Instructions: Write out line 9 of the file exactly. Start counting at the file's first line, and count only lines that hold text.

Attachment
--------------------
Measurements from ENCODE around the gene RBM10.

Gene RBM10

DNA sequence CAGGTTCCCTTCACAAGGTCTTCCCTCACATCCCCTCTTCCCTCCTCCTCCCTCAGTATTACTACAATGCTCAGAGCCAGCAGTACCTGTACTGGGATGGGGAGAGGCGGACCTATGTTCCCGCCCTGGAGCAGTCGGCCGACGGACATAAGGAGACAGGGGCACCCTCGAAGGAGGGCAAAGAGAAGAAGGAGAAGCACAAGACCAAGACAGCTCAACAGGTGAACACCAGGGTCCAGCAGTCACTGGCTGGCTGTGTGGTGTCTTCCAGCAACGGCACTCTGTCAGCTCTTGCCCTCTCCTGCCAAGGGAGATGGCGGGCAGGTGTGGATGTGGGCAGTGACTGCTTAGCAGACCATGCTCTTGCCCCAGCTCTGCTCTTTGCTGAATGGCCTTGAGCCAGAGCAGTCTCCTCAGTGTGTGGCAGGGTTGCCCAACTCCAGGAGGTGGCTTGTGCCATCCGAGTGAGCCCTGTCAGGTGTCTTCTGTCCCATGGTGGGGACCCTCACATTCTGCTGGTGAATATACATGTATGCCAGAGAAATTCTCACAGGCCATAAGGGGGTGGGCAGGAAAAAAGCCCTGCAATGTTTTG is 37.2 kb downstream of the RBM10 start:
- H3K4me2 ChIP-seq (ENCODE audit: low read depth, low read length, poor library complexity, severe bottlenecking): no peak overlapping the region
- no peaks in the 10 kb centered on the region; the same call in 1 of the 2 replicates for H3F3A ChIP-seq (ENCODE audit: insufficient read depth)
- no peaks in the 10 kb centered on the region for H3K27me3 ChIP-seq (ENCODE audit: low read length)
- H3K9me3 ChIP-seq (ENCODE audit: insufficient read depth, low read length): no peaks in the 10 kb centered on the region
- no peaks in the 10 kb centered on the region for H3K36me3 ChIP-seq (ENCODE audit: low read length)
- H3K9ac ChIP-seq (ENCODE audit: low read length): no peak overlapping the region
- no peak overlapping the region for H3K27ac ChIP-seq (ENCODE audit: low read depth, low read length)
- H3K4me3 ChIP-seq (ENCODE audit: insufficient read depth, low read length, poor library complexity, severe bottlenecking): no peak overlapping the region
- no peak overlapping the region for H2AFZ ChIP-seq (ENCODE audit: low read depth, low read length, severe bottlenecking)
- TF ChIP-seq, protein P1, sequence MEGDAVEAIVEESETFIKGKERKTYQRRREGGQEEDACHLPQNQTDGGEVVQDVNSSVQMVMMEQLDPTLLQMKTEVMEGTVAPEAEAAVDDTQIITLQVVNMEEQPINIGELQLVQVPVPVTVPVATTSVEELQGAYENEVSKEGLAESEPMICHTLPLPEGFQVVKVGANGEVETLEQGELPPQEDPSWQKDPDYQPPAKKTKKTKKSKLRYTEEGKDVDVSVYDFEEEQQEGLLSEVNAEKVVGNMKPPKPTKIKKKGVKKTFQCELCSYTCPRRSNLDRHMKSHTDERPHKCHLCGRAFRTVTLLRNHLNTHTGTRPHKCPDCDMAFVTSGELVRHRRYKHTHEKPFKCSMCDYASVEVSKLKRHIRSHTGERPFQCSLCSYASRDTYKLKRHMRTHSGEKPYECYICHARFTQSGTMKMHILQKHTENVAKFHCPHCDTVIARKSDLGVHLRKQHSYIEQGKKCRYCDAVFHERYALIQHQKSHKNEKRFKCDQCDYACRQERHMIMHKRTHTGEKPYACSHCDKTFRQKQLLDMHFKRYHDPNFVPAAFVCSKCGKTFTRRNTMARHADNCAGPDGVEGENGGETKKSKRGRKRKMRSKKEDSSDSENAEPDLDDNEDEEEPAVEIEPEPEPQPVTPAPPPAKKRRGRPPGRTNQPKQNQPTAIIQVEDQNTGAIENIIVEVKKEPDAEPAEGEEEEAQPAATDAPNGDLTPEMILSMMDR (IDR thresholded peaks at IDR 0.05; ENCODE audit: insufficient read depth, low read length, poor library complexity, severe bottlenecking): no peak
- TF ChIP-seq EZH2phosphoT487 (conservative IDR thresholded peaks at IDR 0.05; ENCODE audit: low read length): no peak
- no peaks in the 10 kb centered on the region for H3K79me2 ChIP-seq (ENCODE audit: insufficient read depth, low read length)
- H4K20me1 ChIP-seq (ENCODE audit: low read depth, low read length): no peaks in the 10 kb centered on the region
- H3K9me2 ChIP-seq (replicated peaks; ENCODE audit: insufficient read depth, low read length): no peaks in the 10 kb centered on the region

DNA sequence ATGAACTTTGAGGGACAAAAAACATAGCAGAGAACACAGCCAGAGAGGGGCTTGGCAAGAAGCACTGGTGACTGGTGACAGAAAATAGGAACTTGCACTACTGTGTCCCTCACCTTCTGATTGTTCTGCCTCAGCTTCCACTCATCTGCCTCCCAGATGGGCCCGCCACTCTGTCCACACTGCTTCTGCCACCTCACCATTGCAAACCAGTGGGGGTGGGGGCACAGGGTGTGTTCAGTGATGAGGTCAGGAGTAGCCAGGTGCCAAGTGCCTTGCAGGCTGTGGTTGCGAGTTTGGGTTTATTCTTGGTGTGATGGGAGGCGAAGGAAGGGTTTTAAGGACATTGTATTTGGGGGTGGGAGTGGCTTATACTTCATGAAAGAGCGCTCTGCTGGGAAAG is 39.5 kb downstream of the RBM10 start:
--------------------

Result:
- H3K9ac ChIP-seq (ENCODE audit: low read length): no peak overlapping the region